(above) Western side of the rock with S. Giovenale on the left; (below) south-western side of the rock; (inset) distant view of the rock from the north showing the Cathedral on the left
Orvieto is situated on an isolated rock at the north-eastern end of the volcanic plateau which characterizes northern Latium. The steep cliffs of the rock provided a natural defence which attracted the first settlers. The rock housed an Etruscan town which was conquered by the Romans in the IIIrd century BC. Instead of founding a colony, the Romans chose to relocate the inhabitants to Bolsena and the old town was abandoned. You may wish to see two beautiful Etruscan terracotta sarcophagi which were found in the Tuscan side of Val di Chiana.
View from near S. Giovenale towards Mt. Amiata (5,333 ft) the highest mountain of southern Tuscany
The natural protection offered by the rock attracted new inhabitants from Bolsena in the Early Middle Ages. They occupied the south-western corner of the rock near the ancient access to the Etruscan town. The first bishop of Ourbibentos is recorded in 590 in a Byzantine chronicle. The Latin name of the town was Urbs Vetus (Old Town) from which Orvieto.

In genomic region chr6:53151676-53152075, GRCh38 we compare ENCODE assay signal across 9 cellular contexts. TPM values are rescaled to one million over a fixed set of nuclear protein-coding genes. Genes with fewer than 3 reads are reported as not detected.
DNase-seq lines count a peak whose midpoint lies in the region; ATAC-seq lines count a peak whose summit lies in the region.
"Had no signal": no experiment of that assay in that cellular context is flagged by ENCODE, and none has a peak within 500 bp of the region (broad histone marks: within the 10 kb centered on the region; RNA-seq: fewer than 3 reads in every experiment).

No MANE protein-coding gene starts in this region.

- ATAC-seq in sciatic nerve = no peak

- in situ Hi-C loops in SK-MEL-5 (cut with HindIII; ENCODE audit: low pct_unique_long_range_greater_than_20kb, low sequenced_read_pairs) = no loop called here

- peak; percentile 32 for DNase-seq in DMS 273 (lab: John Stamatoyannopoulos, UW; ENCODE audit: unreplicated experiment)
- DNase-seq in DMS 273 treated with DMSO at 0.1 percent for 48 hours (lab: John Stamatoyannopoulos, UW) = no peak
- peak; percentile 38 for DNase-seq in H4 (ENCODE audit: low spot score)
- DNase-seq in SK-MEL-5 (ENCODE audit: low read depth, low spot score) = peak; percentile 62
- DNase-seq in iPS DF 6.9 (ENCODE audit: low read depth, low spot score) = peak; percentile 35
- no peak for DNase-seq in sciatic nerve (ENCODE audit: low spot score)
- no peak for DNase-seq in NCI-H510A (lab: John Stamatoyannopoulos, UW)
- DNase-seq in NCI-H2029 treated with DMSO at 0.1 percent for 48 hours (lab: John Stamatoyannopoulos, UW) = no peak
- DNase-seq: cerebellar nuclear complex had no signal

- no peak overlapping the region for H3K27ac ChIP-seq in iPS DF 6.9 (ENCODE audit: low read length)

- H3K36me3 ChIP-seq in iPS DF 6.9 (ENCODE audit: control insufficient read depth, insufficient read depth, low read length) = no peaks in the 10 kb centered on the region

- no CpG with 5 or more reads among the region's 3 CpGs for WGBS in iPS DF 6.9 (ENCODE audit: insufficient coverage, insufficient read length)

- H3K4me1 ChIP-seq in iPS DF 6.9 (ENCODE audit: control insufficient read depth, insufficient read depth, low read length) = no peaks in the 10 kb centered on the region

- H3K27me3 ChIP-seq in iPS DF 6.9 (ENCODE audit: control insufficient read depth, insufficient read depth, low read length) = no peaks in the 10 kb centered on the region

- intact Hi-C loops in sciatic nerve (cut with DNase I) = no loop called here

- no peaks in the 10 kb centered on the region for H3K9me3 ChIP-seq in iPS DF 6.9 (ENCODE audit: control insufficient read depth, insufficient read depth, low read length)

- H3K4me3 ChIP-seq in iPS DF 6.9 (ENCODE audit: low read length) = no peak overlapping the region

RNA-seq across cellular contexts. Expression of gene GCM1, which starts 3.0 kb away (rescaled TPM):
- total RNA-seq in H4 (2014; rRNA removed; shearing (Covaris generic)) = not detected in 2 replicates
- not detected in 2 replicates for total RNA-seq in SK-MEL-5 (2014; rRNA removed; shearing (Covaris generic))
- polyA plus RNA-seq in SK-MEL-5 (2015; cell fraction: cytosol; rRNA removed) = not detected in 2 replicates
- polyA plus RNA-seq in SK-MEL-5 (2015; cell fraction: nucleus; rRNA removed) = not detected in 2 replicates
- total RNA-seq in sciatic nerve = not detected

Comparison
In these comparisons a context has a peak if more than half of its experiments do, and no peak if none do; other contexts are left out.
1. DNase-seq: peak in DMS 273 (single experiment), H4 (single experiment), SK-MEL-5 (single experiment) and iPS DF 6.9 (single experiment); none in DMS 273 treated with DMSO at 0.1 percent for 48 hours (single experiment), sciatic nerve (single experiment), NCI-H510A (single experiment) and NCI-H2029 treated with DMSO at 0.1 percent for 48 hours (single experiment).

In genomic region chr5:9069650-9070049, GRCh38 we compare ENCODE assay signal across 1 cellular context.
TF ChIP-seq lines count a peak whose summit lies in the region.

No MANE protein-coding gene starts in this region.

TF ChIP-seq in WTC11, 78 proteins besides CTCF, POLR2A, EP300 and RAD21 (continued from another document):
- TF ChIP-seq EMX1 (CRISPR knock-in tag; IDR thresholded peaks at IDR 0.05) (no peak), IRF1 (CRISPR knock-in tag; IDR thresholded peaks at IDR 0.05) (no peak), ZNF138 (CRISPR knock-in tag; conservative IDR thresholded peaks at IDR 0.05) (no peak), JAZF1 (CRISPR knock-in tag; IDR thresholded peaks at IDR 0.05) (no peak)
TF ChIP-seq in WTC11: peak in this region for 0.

(left) Walls near Porta Maggiore; (right) Porta Maggiore; (inset) marble ribbon above Porta Maggiore which held a coat of arms, similar to that of Pope Paul III at Palazzo Soliano and at Bastione del Sangallo in Rome
The Etruscans cut the cliff to provide their town with a proper access and this is still remembered by the name given to the street leading to the gate: Via della Cava, Street of the Quarry, because it was excavated into the rock. Porta Maggiore was the main access to the town until 1882. The niche above the gate housed a statue of Pope Boniface VIII who often resided at Orvieto.
Porta Postierla on a foggy morning, not unusual in the inner valleys of the Italian peninsula as Charles Isidore Hemans, son of poet Felicia Dorothea Hemans, experienced "Early on